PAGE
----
Achieving Justice for Gross Human Rights Violations in Myanmar [EN/MY]
Myanmar: reverse laws and practices that perpetuate military impunity – new ICJ report
Myanmar’s government must take concrete action to counteract decades of military impunity for human rights violations, the ICJ concluded in a report published today.
The report Achieving Justice for Gross Human Rights Violations in Myanmar finds that gross human rights violations in Myanmar rarely go punished, particularly in conflict areas.
Justice remains elusive for victims and their families as a result of laws, institutions and investigative practices that protect members of security forces from prosecution, the ICJ says.
“Decades of denial of justice for victims of gross human rights violations in Myanmar, and impunity for the perpetrators, particularly when involving the military, have severely eroded the rule of law,” said Sam Zarifi, the ICJ’s Secretary General.
“The Myanmar government must now take concrete steps to combat impunity, especially for the military,” he added.
The release of the ICJ’s report follows last week’s statement from the Office of the Commander in Chief of the Tatmadaw, Myanmar’s military, acknowledging that security forces had participated in the killing of ten Rohingya Muslims in Rakhine State’s Inn Dinn Village.
It is the Tatmadaw’s first admission of serious crimes perpetrated by security forces during its ‘clearance operations’, which have resulted in mass displacement and human rights violations, following attacks on police posts by the Arakan Rohingya Salvation Army on 25 August 2017.
Military and security personnel in Myanmar seldom face justice for human rights violations, because they are protected by legal provisions of the 2008 Constitution, the 1959 Defence Services Act and the 1995 Police Force Maintenance of Discipline Law, which include immunities and special courts that shield soliders, police and officials from public criminal prosecutions for serious crimes, the ICJ notes.
The ICJ’s report finds that investigations into allegations of rights violations rarely result in effective prosecutions or redress.
Eight case studies – from Kachin, Karen, Mon and Rakhine states – illustrate how victims and their families, as well as journalists and human rights defenders, lack access to justice and are even harassed for seeking it.
“Admission of culpability for this one incident is an important first step and must be followed by a full and proper investigation, and justice for the victims and their families,” said Zarifi.
“The dire human rights situation in northern Rakhine State, and in conflict areas such as in Shan and Kachin states, neccessitates credible, independent and impartial investigations with a view to publicly prosecute those responsible for unlawful acts and their commissioning.”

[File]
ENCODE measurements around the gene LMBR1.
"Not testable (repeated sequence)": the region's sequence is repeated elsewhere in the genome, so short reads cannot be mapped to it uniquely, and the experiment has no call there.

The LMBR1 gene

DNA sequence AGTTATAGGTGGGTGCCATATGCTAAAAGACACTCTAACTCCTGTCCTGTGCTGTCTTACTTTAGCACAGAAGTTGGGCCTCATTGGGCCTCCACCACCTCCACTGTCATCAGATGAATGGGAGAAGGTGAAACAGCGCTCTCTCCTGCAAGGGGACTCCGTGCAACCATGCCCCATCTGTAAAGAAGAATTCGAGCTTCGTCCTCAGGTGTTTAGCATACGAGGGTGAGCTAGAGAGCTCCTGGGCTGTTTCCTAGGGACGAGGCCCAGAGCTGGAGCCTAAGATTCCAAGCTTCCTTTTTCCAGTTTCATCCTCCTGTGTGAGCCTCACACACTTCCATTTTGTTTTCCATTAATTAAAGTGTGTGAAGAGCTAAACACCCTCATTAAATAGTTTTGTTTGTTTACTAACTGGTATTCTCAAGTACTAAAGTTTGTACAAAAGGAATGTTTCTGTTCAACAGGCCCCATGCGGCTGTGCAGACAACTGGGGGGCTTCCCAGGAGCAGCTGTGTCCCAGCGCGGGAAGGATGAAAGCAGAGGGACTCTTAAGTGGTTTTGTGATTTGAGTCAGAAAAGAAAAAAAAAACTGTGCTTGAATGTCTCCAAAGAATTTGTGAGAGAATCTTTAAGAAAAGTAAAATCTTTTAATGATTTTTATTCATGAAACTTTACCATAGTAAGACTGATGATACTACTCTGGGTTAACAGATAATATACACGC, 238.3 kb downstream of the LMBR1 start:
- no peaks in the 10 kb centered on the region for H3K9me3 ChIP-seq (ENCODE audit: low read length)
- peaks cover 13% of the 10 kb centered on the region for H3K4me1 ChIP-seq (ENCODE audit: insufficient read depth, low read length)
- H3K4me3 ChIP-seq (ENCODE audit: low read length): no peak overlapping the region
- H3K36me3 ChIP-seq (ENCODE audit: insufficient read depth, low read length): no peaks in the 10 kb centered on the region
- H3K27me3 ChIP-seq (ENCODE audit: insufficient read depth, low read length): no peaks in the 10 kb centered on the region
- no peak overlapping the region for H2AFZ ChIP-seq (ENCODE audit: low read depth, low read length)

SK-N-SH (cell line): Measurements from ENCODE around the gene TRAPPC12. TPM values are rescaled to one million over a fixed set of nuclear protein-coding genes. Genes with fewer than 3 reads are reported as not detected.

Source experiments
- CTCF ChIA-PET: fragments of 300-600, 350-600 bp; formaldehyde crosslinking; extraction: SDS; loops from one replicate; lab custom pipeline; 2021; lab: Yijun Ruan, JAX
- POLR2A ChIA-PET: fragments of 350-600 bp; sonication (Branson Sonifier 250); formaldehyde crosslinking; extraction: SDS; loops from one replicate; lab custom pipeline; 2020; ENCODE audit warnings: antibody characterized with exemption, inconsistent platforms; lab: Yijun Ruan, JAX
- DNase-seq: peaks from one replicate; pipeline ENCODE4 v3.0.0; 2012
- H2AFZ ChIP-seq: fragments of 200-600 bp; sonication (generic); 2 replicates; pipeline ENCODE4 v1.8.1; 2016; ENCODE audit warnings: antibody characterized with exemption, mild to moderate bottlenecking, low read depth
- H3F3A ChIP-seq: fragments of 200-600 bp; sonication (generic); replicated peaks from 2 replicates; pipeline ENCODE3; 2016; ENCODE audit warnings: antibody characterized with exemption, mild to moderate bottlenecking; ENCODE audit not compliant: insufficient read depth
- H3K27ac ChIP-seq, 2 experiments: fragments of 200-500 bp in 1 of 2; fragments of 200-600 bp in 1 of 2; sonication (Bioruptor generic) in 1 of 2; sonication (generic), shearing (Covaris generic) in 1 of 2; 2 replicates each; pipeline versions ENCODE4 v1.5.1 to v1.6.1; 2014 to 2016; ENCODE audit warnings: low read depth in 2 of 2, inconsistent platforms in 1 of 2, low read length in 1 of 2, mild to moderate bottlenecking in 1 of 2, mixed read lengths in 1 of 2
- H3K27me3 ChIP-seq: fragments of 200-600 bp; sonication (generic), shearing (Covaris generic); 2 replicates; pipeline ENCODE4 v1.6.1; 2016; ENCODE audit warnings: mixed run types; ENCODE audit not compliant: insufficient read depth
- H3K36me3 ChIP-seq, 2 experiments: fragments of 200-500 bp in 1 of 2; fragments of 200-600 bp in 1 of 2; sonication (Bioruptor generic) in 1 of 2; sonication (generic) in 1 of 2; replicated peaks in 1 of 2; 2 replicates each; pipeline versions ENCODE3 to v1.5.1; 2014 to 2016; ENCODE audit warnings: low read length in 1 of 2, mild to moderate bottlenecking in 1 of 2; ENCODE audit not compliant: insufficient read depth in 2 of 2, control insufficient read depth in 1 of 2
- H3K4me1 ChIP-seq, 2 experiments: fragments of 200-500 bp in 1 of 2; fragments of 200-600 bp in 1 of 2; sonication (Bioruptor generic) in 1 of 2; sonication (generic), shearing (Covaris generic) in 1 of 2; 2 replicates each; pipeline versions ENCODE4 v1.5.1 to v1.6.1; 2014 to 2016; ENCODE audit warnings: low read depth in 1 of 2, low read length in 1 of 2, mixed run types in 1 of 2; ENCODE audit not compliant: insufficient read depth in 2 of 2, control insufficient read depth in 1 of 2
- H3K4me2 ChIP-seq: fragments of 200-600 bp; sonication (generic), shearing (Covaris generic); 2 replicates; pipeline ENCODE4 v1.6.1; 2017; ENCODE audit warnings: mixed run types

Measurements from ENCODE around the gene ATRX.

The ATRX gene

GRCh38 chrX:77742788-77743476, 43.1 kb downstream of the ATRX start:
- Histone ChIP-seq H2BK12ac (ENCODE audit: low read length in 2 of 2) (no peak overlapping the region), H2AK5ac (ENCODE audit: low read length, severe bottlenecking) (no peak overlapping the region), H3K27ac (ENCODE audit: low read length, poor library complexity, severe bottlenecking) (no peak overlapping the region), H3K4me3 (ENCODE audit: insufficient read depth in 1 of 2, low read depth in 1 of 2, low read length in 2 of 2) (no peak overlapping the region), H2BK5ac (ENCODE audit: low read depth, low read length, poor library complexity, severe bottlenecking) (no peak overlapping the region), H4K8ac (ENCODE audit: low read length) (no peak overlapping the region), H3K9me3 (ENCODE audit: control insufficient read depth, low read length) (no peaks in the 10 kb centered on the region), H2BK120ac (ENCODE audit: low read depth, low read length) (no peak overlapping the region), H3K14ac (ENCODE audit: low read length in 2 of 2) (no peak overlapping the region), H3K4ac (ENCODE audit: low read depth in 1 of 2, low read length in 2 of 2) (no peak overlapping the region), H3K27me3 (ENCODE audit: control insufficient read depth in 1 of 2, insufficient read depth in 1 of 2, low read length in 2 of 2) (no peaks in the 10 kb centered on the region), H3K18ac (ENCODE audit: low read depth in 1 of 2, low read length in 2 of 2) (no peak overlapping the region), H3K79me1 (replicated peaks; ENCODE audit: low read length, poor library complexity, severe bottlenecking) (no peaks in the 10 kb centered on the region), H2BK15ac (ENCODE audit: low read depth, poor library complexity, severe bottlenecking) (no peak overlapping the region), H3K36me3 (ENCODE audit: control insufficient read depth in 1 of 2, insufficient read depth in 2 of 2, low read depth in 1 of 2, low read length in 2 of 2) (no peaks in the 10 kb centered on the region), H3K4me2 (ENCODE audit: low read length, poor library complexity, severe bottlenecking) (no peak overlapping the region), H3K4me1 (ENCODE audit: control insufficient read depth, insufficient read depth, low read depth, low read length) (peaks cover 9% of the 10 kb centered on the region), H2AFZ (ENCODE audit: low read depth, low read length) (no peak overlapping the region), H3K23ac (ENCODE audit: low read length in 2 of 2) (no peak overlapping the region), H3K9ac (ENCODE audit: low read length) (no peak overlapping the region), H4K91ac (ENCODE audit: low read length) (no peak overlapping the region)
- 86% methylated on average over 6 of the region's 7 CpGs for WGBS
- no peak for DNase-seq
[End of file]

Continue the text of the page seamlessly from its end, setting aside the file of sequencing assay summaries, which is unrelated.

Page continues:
“Options available to the parliament and to the executive include addressing barriers to accountability, by reforming laws that protect security forces involved in serious crimes, and by aligning investigative procedures with international standards,” he added.
Alex Conte, ICJ Global Accountability Coordinator (Geneva), t: +41 79 957 2733; e: alex.conte(a)icj.org
Frederick Rawski, ICJ Asia Pacific Regional Director (Bangkok), t: +66 6 4478 1121 ; e: frederick.rawski(a)icj.org
Special inquiries comissioned by the Government of Myanmar into allegations of human rights violations generally fail the test of independence and impartiality, or are severely undermined by inadequate resources and or restricted mandates.
These inquiries rarely result in effective prosecutions or access to remedies and reparation.
Members of security forces, when prosecuted, usually appear in military or special police courts, which generally impose low or meaningless sanctions that are wholly inconsistent with penalties applicable in Myanmar’s Penal Code.
Laws governing military and police acts are inadequate for the victims of human rights violations because they do not contemplate the provision of remedies and reparation.
There is very limited precedent or established practice for the provision of effective remedies or reparation for victims of criminal acts in Myanmar, particularly when such crimes involve human rights violations by State actors.
Wittingly or unwittlingly, relevant authorities routinely violate national laws that prescribe procedures for the conduct of criminal investigations and prosecutions, particularly in politically sensitive cases involving human rights violations.
Violations of basic fair trial rights, included in national laws, are commonplace.
State authorities continue to exert improper influence on politically-sensitive court cases including those involving allegations of gross human rights violations.
Courts tend to not intervene where human rights violations are occuring nor do they guarantee non-repitition where they have occurred.
Prosecutors rarely, if ever, accept petitions from victims of gross human rights violations to initiate criminal proceedings.
The judicial harrassment of victims of human rights violations is commonplace in Myanmar when victims, their families or lawyers seek remedies or reparation through the courts or other mechanisms.
Defamation and unlawful association are among the criminal charges commonly instituted by authorities, including against journalists investigating human rights violations or working in conflict areas.
Overall, Myanmar’s prosecutors lack the independence to effectively prosecute acts involving human rights violations.
Interference with and intimidation of lawyers, particularly in politically sensitive cases involving human rights violations, undermines their to effectively represent clients and to pursue effective remedies and reparations.